Getting Started With Venison Meat

Some people are really nervous about trying new things such as venison meat. The truth is, venison is actually quite simple to cook with. Once you know the basics of cooking venison then you can really do a lot with it. In fact, for many people once they have tried venison meat they start looking for all new ways to prepare it.

Some claim that anythiing you do with beef can be done with venison. While this is partially true, there are some differences. Venison meat is typically very lean so you may need to add some liquid or fat when preparing. One option is to simply mix one part ground venison meat with one part ground beef for recipes such as meatloaf. The tastes are very similar so this could be a good way to gradually introduce venison to your picky eaters without them noticing.

If you are already comfortable cooking beef then making the transition to cooking with venison meat should be fairly simple. Not only is it a good beef substitute because the taste is comparable, but it is also a healthier choice since it is usually lower in fat than beef. From my experience, however, you may need to add a little more seasoning with venison than you would with beef to reduce the somewhat gamey flavor it may have.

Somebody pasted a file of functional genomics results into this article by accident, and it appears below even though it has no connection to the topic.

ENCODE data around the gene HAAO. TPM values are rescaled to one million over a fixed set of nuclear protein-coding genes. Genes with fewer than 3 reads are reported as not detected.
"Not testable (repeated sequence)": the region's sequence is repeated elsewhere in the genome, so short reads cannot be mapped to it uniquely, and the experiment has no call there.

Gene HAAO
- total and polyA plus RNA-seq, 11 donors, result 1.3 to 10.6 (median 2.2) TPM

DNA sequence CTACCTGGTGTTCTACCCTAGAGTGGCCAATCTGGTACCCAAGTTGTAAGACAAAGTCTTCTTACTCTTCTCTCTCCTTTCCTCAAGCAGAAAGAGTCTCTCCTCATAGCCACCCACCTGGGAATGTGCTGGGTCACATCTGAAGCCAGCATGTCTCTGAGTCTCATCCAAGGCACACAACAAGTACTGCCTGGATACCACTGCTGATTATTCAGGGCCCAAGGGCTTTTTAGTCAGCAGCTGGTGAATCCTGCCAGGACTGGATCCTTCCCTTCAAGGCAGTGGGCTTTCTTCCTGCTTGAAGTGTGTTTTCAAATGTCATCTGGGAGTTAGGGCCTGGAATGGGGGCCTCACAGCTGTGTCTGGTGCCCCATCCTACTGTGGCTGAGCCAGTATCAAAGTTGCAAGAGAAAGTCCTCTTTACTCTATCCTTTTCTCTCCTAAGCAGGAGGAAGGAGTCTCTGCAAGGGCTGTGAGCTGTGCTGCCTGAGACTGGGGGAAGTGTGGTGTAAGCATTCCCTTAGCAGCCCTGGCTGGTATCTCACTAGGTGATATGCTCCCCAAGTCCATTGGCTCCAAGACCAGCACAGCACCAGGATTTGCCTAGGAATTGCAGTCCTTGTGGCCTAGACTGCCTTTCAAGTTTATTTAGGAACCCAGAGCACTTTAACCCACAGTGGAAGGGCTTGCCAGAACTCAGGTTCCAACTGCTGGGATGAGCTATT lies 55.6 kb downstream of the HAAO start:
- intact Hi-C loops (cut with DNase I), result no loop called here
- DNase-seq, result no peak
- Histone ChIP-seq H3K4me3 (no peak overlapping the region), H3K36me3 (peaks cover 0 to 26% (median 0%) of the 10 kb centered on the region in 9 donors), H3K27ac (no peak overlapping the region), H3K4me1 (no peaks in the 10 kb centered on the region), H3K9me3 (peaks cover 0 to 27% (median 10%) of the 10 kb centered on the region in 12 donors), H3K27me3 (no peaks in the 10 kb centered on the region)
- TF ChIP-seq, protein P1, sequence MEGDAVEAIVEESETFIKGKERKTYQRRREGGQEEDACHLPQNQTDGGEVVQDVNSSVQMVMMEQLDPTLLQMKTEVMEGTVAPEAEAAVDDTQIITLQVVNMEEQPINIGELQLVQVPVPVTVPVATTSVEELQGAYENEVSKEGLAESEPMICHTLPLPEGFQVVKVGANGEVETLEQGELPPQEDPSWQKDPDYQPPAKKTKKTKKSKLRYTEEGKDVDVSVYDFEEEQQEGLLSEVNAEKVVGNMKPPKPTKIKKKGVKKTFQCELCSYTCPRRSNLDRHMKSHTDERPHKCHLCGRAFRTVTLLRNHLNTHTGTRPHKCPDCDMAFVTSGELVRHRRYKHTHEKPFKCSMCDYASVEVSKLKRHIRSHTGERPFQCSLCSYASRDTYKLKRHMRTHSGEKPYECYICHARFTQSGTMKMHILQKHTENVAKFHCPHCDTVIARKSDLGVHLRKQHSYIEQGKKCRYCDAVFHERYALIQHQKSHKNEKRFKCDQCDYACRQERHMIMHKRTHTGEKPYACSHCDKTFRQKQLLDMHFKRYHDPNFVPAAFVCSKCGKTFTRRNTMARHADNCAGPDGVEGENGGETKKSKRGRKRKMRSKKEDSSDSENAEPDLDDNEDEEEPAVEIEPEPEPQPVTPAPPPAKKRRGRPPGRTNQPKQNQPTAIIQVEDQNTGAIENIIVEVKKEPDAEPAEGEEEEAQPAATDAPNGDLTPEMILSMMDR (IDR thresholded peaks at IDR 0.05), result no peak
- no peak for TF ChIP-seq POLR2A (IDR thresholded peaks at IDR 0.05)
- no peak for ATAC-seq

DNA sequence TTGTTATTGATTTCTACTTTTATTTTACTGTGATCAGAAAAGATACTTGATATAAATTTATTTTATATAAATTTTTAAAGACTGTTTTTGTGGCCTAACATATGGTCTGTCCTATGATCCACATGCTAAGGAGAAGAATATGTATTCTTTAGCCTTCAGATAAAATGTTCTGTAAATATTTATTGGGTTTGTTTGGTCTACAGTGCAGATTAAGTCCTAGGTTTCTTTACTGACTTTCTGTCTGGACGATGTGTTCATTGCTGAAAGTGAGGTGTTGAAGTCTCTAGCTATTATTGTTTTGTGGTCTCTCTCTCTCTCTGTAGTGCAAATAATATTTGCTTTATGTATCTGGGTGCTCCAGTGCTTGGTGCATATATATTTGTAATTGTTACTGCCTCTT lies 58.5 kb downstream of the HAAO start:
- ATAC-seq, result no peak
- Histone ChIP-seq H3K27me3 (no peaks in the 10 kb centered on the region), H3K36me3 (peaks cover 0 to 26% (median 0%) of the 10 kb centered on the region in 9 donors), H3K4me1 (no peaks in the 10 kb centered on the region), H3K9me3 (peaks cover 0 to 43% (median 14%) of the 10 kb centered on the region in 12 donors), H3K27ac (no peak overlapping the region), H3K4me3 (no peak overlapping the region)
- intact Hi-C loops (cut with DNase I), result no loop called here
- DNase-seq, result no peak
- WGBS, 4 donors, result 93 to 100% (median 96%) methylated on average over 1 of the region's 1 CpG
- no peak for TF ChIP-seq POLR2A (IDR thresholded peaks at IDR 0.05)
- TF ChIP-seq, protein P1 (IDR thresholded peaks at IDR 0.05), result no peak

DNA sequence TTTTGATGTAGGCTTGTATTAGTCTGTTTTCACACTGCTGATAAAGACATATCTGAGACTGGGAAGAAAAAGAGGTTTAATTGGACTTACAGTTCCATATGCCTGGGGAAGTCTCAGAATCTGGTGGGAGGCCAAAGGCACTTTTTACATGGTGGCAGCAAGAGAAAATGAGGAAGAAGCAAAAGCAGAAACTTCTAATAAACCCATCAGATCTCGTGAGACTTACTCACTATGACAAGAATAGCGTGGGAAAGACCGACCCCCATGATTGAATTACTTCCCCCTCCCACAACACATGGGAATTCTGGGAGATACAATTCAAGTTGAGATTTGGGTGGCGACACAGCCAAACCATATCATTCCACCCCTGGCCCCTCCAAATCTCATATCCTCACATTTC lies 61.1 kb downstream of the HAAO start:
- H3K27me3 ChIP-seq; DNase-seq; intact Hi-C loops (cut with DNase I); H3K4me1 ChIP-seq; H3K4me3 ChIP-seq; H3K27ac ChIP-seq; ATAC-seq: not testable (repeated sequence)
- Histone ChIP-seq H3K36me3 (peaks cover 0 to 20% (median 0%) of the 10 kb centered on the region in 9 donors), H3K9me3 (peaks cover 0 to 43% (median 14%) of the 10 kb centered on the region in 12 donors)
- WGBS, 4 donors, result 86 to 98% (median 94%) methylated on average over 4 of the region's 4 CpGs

Another difference with venison comes with steaks. When preparing these, you must make sure to marinate them. If you don’t, they may turn out hard or even stringy. Any beef marinade should work, just let the venison marinate for about forty-eight hours.

Do you like barbeque? Well, venison meat can be used for that too. Just take a venison roast, put it in a crock pot and cover it with barbeque sauce. Allow the roast to cook all day on a low setting. Once it’s tender and cooked through, use a fork to shred the meat or cut it into small chunks. If you see any fat in the meat– it will have a somewhat silver appearance to it– make sure you cut that out. It isn’t something many people enjoy eating.

Of course, venison meat can be used alone, or if it’s ground, it can be combined with beef to stretch out the latter. Though chances are if you have a hunter in the family, once you get adjusted to the taste of venison you may stop buying beef altogether. When someone brings home a whole deer, you definitely get more bang for your buck than buying that much beef (pun intended).

There are quite a few benefits to using venison meat, both financial and health related. Of course the lean meat is a better choice than beef, but you also know that it’s probably fresher than what you can buy in the store. We’ve all wondered at some point or other how long that ground beef has been sitting on the shelf in the meat aisle. With venison, you probably have a good idea of exactly when the meat was processed. Not to mention buying store-bought meat that is free of hormones and antibiotics will cost you a pretty penny.

It might take your family a few trys to get used to the taste of venison. However, this really is one of those things that will pay off down the road. The next time someone wants to give you some venison meat, go ahead and take it. In fact, take as much as they are willing to share and do a little experimenting with your own recipes. You and your family may just find a new favorite!